Just use these 10 points to do before any interview to completely nail it:
- Breathe deeply, and try not to panic. That was easy. Phew!
- Try to set up your meeting for one full week (five business days) from the time that you first receive the call to come in. Your tendency will be to go for an earlier meeting to “get it over with”. Do not yield to this instinct. You will need the time to prepare for your meeting. (Of course, if the interviewer insists on an earlier date, graciously accept it.)
- Do your homework. Get on the Internet, and pull every article you can find about the company. Don’t just read the articles; study and dissect them. Start crafting a “master list” of questions of your own about the company, based on the information that you unearth.
- Go wider and deeper. Look up the company’s website. Obtain past Annual Reports from the organization, and review them as if your life depended on it. Buy trade publications from your field; and brush up on what the company’s competitors have been doing. Be certain to add some of this competitive information to the list of questions that you are preparing to ask in your interview.
- Call any contacts that you have from the company, and start gently picking their brains about your upcoming interview. Ask your contacts about initiatives that are taking place in the organization right now; find out about the management structure; figure out where your interviewer is on the internal “totem pole”. If you don’t know anyone in the company, call any contacts you have in competing organizations to learn what they know about the company. Go out for drinks with them at night; treat them to dinner if necessary. Do not ignore this important step!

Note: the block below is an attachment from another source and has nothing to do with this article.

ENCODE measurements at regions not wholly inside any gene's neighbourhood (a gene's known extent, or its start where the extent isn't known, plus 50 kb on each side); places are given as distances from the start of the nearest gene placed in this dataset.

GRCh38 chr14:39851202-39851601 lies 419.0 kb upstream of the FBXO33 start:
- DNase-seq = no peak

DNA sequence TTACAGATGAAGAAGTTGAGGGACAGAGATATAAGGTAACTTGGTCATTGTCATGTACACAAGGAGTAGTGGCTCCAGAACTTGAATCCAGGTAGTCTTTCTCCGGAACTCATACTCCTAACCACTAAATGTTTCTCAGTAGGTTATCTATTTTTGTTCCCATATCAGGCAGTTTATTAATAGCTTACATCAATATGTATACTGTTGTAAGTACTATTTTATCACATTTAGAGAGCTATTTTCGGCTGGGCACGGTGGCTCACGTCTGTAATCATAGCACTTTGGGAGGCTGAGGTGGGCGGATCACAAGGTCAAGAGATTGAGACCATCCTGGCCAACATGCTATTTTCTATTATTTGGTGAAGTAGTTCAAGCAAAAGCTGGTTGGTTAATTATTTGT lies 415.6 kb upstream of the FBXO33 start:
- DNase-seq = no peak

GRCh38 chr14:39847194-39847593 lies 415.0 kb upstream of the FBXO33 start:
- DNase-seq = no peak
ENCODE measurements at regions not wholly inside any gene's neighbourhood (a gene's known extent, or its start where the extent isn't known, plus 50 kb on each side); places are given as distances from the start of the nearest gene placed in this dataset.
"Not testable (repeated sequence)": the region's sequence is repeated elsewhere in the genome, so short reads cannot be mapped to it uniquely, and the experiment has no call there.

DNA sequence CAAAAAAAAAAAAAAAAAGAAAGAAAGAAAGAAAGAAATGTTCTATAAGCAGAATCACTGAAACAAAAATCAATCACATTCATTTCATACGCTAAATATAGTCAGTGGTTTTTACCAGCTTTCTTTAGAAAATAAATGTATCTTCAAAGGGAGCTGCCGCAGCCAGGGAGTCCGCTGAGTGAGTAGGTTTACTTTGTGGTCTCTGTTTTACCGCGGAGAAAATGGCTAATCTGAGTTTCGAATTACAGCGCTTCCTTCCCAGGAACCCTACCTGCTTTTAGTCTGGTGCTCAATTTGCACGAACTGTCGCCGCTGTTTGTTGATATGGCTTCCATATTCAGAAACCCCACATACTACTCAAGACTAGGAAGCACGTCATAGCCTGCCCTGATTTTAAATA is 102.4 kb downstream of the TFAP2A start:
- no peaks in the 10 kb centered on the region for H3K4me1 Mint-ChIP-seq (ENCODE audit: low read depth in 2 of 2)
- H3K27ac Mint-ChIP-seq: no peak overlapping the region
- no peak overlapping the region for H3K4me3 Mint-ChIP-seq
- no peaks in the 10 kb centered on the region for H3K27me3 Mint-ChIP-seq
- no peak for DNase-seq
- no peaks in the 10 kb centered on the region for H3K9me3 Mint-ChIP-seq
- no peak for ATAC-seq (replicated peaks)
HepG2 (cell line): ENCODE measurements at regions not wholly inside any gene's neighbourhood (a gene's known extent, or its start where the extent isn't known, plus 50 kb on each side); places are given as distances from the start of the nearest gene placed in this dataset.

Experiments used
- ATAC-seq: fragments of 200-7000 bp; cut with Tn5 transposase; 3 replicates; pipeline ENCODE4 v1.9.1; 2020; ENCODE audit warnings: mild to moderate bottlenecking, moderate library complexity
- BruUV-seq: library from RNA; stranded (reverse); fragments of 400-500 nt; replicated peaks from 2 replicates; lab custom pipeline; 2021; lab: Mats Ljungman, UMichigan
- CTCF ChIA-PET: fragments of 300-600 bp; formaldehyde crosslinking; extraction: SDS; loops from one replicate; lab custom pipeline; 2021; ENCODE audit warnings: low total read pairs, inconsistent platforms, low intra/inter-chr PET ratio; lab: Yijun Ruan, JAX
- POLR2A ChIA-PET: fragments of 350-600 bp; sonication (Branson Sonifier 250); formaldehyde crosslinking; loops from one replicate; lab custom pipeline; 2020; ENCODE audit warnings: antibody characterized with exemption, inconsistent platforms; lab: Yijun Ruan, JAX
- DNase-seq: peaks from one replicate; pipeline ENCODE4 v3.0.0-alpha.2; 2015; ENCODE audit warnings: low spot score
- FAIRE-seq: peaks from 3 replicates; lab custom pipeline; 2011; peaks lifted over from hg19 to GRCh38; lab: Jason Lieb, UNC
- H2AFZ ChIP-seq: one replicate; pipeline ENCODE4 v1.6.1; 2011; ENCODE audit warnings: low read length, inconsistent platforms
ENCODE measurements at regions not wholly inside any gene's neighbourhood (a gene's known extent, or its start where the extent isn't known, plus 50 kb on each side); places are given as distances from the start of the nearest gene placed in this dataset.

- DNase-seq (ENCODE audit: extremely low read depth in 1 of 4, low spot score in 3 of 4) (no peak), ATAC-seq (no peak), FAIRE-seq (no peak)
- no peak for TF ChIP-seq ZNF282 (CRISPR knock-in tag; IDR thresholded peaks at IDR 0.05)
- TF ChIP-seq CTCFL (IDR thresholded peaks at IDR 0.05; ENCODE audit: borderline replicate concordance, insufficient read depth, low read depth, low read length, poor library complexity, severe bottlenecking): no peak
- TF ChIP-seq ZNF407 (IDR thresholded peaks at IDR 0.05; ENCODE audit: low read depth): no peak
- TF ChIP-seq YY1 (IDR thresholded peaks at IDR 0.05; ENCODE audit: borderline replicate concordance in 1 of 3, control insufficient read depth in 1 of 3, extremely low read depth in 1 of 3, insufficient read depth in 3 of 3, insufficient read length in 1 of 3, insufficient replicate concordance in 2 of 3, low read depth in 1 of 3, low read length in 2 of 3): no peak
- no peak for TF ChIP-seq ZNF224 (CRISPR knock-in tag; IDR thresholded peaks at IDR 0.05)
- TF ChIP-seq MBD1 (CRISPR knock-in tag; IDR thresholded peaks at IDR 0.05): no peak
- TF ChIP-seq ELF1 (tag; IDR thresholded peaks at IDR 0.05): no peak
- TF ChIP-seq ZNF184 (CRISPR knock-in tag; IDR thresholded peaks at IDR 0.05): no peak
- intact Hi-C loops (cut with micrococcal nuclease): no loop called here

- Review the questions and answers here thoroughly. Then, very importantly, change the answers a bit to reflect your own situation. (You never want to come off as “textbook”; rather you will need to be you, at your most charming self.) Add the questions and answers that you feel you are most likely to be asked to the “master list” of questions that you are creating.
- Write down your goal. Isn’t that simply to get the job, you ask? Yes, of course if it is, but phrase your goal in a way that is very specific to the company. “My goal is to land a job as vice president of Customer Relations at the ADR Corporation, and to make $XXX,XXX a year.” (You will know the perfect salary level based on the research you’ve already done on the organization.) Studies show that writing down goals helps people achieve them faster. Try it; what do you have to lose?
- Review your “master list” of questions, answers, company history, and competitive insights every single day until exactly fifteen hours before your interview. Lock yourself in a quiet room in your house or apartment if you have to, and ask yourself the questions (and state the answers) aloud. This simple step, which so many candidates fail to do, can help you memorize your answers in advance. Won’t that sound canned, you wonder? No, it won’t. When you really know your material, you will actually come off as sounding far more “spontaneous” in an interview.
- Decide, well in advance of your meeting, which outfit you will wear. This is to avoid any tough decisions at the last minute. Be certain that your outfit is pulled together and appropriate for the job you really want. Also, on the day of, make sure that you have showered, brushed your teeth, and have clean, well-kept nails and hair. Carry a roll of breath mints with you just in case.
- Then fifteen hours before your interview, force yourself to stop studying for it, and try to relax. Do yoga if you enjoy it, or listen to a favorite tune. Lay off the caffeine so that you can get a good night’s sleep.
Realize that you are now the best-prepared job seeker in the universe, and use your wits and charm to add some cheerfulness enjoyment to your all-important meeting.